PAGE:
HUO: Balustrade?

NS: A balustrade, yes, and she's looking across the room and down the stairs to an old Yvette Guilbert, again by Toulouse-Lautrec, who performed until very late in her life – and the old one is done in a shocking pink and she's standing against a falsely painted column – I worked with the and the trompe l'oeil columns. So she's leaning against it and it's as if this tiny figure, she is relatively tiny to the rest of the figures, and she opens up this whole panoply of characters that run around the room.

HUO: So these floating figures, it's like an infiltration of space?

NS: Yes, that's a good description, yes, very much an infiltration. And the architect Luigi Blau enclosed this nineteenth century entrance where carriages used to drive in, and I guess there were just kind of columns in this foyer. They would drive up to the box office in the carriage, pay for it and then drive out. But we don't drive up in carriages at the end of the twentieth century, so he filled in the walls and it makes a beautifully simple room, and he had the new walls painted blue. The painter then, in the play on the architecture, went along with him and painted some false columns. The old columns came out in bas-relief in the restoration, and then in turn I played with the columns and the architecture in having the figures run toward and then emerge behind the columns. So a play with the architecture and with the actresses juxtaposed with the ancient figures and the other contemporary figures. And for instance, I a very coy Mistinguett. she has written on it to a fan – it says "Mes amitiés. Mistinguett". So I have her; like she's being borne on a half-shell as in Botticelli's Venus but she's being borne from the hand of an ancient Egyptian acrobat.

HUO: Very non-monumental?

NS: Yeah, yeah.

HUO: However, it's permanent, non-monumental.

NS: Yes. That's my intention – an ephemeral seeming monument that does not cover the architecture. The basic idea I have about the wall installations is that the architecture comes through, that I stamp the relatively small. They take their space, and they can cover a hell of a lot of space but they can also be confined or running around a small room, such as the box office, the foyer there. It's not a mural in the conventional sense of the word.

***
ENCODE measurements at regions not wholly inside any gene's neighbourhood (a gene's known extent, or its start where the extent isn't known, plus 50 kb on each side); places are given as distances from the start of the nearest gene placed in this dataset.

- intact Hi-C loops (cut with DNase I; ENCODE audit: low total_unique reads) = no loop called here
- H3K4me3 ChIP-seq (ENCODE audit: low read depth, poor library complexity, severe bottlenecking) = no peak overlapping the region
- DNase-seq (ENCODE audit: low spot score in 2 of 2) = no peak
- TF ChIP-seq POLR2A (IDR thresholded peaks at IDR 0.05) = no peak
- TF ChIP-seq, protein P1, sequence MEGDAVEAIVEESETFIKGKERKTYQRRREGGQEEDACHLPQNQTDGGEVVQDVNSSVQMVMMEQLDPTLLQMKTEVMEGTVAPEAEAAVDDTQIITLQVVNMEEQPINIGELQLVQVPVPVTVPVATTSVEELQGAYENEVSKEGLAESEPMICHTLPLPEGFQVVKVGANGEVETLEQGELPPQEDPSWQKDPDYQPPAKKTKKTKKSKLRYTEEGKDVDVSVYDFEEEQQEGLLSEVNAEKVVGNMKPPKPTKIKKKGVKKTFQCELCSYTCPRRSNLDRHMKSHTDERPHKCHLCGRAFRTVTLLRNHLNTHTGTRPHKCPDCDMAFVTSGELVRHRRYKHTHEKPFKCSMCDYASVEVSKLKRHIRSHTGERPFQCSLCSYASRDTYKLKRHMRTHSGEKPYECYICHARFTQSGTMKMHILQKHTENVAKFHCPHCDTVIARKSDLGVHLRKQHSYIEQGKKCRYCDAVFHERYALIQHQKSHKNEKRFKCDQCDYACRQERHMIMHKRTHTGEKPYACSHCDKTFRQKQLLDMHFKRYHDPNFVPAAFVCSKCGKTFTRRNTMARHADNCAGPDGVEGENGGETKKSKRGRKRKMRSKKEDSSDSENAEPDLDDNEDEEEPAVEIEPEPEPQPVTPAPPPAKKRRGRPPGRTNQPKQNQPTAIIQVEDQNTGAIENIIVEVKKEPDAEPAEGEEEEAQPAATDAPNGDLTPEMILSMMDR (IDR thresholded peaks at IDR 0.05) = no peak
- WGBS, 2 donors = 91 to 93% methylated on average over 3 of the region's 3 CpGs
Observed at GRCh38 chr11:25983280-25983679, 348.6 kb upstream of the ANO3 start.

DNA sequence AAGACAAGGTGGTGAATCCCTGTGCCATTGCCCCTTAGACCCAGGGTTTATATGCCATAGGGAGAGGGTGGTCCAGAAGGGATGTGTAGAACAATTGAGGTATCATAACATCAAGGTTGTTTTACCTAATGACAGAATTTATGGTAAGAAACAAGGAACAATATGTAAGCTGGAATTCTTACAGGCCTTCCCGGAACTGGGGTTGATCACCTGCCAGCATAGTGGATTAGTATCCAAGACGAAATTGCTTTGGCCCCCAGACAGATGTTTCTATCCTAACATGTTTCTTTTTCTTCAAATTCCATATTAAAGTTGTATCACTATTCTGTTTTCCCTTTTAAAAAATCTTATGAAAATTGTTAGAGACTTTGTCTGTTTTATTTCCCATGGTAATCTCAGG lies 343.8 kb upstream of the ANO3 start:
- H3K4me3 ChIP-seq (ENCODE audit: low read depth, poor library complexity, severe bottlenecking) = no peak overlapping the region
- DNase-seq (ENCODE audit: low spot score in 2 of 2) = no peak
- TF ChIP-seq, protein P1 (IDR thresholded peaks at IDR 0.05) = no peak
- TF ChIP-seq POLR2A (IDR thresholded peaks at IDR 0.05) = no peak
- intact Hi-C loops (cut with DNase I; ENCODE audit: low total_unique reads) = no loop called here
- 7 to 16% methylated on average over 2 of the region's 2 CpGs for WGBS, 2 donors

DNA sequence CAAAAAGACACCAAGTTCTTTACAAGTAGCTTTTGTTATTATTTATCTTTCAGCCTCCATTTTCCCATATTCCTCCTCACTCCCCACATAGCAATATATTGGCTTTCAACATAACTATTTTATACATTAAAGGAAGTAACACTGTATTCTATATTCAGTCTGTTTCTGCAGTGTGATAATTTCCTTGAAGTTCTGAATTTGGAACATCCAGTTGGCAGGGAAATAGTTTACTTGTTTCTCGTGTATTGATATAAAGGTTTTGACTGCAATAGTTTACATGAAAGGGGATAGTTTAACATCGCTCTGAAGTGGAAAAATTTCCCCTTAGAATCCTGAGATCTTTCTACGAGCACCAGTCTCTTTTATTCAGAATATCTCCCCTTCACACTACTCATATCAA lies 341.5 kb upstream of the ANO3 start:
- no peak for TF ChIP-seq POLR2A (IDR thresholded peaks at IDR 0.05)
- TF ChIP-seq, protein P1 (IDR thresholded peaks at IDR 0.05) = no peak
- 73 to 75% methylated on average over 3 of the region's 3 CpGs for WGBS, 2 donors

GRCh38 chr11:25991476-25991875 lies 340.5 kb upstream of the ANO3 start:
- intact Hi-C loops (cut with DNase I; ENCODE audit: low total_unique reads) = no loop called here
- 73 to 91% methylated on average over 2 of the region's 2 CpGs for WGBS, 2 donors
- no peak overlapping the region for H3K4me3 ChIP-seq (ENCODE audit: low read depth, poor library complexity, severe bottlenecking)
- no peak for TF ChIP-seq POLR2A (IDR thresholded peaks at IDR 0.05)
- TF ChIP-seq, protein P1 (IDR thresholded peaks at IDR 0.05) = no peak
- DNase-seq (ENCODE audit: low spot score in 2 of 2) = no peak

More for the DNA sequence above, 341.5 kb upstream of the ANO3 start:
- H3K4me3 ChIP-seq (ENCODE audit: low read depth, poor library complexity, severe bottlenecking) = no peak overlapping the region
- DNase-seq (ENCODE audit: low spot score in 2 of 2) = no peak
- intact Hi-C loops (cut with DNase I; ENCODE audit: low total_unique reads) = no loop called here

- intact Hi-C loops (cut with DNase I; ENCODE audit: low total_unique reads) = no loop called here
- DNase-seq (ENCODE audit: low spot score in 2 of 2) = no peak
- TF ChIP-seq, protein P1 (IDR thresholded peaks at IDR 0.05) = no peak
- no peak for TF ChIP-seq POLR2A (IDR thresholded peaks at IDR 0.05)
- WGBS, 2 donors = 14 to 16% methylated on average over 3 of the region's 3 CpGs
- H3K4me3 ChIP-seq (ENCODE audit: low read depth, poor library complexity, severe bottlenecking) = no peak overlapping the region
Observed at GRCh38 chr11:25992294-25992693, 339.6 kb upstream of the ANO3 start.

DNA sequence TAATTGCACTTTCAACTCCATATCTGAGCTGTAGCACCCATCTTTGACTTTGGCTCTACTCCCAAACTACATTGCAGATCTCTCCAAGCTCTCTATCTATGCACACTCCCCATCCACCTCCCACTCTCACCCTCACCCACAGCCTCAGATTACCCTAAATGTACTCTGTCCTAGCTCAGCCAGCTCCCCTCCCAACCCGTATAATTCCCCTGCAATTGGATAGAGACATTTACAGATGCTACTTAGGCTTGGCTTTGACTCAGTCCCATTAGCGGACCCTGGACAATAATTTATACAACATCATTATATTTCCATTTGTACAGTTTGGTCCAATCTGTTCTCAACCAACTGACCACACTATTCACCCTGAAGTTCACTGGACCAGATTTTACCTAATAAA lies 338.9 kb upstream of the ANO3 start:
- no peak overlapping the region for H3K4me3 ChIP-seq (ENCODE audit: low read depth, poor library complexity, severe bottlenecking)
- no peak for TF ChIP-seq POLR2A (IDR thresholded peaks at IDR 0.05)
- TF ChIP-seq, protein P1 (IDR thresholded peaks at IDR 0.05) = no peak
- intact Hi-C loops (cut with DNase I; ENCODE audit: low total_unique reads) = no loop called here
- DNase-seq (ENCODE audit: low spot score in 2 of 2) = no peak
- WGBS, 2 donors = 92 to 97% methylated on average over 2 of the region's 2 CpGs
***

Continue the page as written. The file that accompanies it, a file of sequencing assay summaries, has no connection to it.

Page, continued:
HUO: It always seems to me in the ephemeral and permanent works and these infiltrations of space, the situation is almost that of détournement, of deviation, of deviating things which already exist, almost like putting into question all the ingredients, all the elements which are already there, by very punctual .

NS: I try to do that. I try to incorporate the elements that are there in a way to make it relevant to the location or the situation. I can't always do an exact transition or do what I did at the "Ronacher". For instance in Malmö, I at first thought, maybe I would try to get some contemporary or not even necessarily some Swedish women's poetry and some images, let's say, from myth. But somehow, it just didn't work out in quite that way. It just didn't prove feasible to work that way in Sweden. I had another agenda altogether. But in other situations I have related these casts of characters which are female. I decided in the early, the mid-seventies, I had joined an all-women's cooperative gallery in New York City and before that, I had been in some women artists political action organizations.

HUO: The Women Artists in Revolution?

NS: Yes, WAR, Women Artists in Revolution, and then .

HUO: And that was when you came back from Paris to New York?

NS: Yes, a few years after. And then the ad hoc committee of women artists in which Lucy Lippard played an important role with the artists. And so, in that way, we were analyzing the art situation. There had been a group of men and women who had done these actions, some of them pretty wild, called Art Workers Coalition, in the late sixties. And this was kind of simultaneous with radical women's groups that I wasn't really focused on or knew about so much, maybe peripherally. And they were analyzing the art in terms of "reality", the power structures within the art world itself. There was lots of money around, it was the wartime, the Vietnam War, and there was money for art and for alternate spaces. The arts were flourishing within the restricted way that it happens. But even some very well-known artists had joined Art Workers Coalition a few of the women decided that the men were not addressing the particular needs of women artists. And they then formed WAR. I was not in at the inception of WAR, I was still with Art Workers [Coalition] but I realized that something was slightly remiss, that I wasn't totally interested. And later, I figured this was simultaneous with the student revolution in Paris in '68 within intellectual and artistic circles, when women didn't want to bring coffee to their male revolutionary peers on the barricades – they wanted to participate themselves.

HUO: And when you were in Paris, there were all these French feminist theories which appeared later.